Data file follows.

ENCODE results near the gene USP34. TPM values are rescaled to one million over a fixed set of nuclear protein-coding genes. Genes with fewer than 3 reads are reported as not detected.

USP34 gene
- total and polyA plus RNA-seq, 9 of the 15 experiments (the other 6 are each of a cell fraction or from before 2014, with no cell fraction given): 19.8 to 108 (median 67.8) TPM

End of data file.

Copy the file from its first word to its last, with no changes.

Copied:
ENCODE results near the gene USP34. TPM values are rescaled to one million over a fixed set of nuclear protein-coding genes. Genes with fewer than 3 reads are reported as not detected.

USP34 gene
- total and polyA plus RNA-seq, 9 of the 15 experiments (the other 6 are each of a cell fraction or from before 2014, with no cell fraction given): 19.8 to 108 (median 67.8) TPM